By: John M Jerva REVIEW: 400 Bullets STARRING: Jean-Paul Ly, Andrew Lee Potts and James Warren DIRECTED BY: Tom Paton Official Synopsis: One cold winter night in Afghanistan is about […]
By: John M Jerva
THE REVIEW: There’s no denying that rising action and martial arts Phenom Jean-Paul Ly is becoming one of those names that when you see his name attached to anything, you immediately get psyched for that particular project. Whether he’s in front of or behind the camera, you know that you’re going to get your money’s worth in the adrenaline department. Ly is one of those unique talents that elevates even a mediocre film with his jaw dropping fight choreography and his scenes are one that the rewind button was created for.
Ly’s latest action endeavor has him doing the military thing in director Tom Paton’s gritty, military actioner 400 Bullets. Paton has seen much indie success with his genre mashing films Black Site and Stairs for example which melds action, sci-fi and horror into a wild, cohesive ride for fans seeking out these kind of thrills. I was immediately drawn to this movie with the names of Ly and Paton involved and I was also intrigued because this was a straight up, military themed action pic with firepower and fisticuffs a plenty.
The plot has Ly starring as Rana Rae, who is a Gurkha soldier left behind to guard a remote British military outpost in the wastelands of Afghanistan. Ly is alone and has limited resources and on one faithful night, his routine, everyday existence is shattered.
Enter Captain Noah Brandt (Andrew Lee Potts) who is injured and having a really bad night as he has been double crossed by a unit of rogue special ops soldiers led by Sergeant Bartlett (James Warren). During a routine convoy to transport missiles and guidance chips, Bartlett and his crew turn on Brandt so they can steal the weaponry and make a huge payday for themselves. In the ensuing skirmish, Brandt escapes with the chips and makes it to the isolated outpost where Rae is held up.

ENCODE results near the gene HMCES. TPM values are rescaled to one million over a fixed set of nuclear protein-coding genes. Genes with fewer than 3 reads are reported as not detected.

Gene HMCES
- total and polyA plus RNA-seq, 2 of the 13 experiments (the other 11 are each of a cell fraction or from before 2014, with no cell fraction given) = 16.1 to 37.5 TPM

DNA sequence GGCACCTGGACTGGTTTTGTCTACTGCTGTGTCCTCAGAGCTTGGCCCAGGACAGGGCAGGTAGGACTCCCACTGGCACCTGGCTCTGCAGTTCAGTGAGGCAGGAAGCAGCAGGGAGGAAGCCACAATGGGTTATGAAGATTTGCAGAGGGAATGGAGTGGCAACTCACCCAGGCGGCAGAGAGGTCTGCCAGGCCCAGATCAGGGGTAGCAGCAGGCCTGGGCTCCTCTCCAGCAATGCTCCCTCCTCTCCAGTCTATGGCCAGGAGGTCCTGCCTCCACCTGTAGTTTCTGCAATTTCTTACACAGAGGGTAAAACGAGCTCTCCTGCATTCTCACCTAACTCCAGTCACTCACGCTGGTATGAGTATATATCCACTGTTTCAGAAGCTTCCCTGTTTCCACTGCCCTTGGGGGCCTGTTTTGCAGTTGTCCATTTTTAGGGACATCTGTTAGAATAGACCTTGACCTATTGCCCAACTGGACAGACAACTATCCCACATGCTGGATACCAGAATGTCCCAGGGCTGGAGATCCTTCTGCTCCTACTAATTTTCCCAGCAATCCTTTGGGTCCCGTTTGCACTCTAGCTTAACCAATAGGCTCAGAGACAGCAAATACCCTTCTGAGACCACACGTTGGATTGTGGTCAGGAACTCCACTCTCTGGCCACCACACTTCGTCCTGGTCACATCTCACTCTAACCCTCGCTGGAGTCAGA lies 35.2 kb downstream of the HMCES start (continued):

What transpires is a battle of wills and skill as Rae and Brandt team up to take on Bartlett and his mercenaries in one night of bullets and hand to hand carnage. Unfortunately, between the two heroes, they only have 400 rounds of ammo (hence the title of the flick) so they’ll have to rely on everything else they have to survive the night until reinforcements arrive.
Lucky for Brandt, Rae is a lethal fighting machine who is armed with a pretty bad ass kukri blade as well as an extreme case of honor which propels him to help this man he just met and risk his life for what’s right.
400 Bullets is one of those indie action projects that I’ve been following since it’s production and I was finally able to see the finished product as Ly and Paton was an extreme selling point for me. Ly has been featured in films like Jailbreak and Nightshooters as well as the recent I am Vengeance: Retaliation but those films were ensemble pieces mostly with Ly sharing the action with other talented individuals. Here, besides Potts, it’s basically Ly’s show as he is the main character.
400 Bullets has a running time of 90 minutes which is a substantial plus as Paton never slows things down and the action is plentiful and gritty. From beginning to end, Ly and Potts are essentially Energizer Bunnies as they keep on going and going and the two men certainly get as good as they give which makes the drama even more tense.
Forget about deep characterization here because there’s no time for that but hey, sometimes you want to watch an action film where you don’t have to think. All you have to do is sit back and watch the bullets and fists and feet fly. You know that Rae and Brandt are good and that Bartlett and his team are bad. Enough said.